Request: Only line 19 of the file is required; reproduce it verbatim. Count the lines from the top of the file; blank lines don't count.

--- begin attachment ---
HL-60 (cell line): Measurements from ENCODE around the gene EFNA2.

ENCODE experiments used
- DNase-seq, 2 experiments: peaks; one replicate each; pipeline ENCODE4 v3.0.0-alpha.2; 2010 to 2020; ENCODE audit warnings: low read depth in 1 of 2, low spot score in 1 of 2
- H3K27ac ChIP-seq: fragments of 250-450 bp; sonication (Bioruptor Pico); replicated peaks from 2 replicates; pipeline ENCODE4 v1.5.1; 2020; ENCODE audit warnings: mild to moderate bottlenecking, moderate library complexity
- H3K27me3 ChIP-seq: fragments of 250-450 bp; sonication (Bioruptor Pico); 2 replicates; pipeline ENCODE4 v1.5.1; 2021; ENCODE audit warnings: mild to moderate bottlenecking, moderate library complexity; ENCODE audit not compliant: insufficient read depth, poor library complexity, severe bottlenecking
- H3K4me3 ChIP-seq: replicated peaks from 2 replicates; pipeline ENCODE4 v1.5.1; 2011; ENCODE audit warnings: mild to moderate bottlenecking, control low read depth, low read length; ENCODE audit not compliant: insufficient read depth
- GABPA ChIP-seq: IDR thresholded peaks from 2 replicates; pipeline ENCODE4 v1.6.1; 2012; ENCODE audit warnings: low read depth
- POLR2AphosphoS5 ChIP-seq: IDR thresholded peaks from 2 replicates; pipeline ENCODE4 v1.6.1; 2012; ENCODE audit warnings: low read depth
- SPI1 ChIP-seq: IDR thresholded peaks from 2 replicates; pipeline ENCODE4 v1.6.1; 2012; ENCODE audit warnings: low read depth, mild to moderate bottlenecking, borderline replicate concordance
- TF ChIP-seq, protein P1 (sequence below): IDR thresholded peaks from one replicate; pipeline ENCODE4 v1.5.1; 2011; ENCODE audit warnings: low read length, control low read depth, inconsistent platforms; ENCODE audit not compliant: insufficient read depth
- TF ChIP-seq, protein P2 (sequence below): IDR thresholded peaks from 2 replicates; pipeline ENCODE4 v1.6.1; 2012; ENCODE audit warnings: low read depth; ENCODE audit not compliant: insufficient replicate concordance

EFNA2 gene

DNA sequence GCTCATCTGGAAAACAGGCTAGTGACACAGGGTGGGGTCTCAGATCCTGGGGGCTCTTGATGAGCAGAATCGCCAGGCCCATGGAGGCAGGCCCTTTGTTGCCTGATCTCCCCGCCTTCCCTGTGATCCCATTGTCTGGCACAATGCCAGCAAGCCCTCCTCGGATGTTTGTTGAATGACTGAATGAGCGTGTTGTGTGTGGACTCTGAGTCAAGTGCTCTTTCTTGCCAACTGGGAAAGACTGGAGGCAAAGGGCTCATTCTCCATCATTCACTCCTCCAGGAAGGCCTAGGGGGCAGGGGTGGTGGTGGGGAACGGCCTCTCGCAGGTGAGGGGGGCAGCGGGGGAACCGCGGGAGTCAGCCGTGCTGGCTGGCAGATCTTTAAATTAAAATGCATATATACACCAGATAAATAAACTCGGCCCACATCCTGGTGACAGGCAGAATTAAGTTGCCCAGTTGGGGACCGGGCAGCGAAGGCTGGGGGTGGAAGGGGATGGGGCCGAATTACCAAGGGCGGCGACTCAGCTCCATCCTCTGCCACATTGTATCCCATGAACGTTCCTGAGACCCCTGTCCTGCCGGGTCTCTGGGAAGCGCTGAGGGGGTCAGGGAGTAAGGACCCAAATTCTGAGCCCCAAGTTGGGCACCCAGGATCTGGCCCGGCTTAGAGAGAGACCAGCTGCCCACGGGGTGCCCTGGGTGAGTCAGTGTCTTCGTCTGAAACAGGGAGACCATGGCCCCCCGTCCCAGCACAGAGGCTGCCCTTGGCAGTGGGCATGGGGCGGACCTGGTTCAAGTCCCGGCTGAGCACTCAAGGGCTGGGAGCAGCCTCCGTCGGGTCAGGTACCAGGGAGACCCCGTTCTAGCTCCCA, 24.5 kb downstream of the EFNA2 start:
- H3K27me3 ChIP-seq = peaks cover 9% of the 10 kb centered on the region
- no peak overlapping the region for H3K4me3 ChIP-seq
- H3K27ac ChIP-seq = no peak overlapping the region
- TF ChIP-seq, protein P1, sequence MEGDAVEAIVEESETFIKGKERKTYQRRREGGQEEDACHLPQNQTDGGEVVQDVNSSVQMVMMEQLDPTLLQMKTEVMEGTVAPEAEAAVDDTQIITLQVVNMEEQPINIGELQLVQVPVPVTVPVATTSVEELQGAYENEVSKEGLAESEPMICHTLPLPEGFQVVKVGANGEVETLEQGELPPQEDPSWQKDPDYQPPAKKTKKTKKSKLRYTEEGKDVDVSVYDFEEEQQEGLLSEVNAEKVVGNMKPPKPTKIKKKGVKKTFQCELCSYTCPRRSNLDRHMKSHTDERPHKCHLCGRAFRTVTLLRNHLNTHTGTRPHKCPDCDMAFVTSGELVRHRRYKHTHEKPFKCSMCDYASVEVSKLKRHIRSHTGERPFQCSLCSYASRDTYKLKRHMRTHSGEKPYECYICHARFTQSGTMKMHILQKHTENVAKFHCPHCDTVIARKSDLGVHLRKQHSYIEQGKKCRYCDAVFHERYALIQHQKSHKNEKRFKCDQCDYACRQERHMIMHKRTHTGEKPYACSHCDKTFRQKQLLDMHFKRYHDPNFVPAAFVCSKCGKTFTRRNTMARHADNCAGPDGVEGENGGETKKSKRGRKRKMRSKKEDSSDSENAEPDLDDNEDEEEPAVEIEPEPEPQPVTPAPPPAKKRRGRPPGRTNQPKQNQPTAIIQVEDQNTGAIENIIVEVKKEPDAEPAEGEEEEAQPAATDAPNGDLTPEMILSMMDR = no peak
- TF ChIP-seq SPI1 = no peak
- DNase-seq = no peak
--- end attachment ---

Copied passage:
- DNase-seq = no peak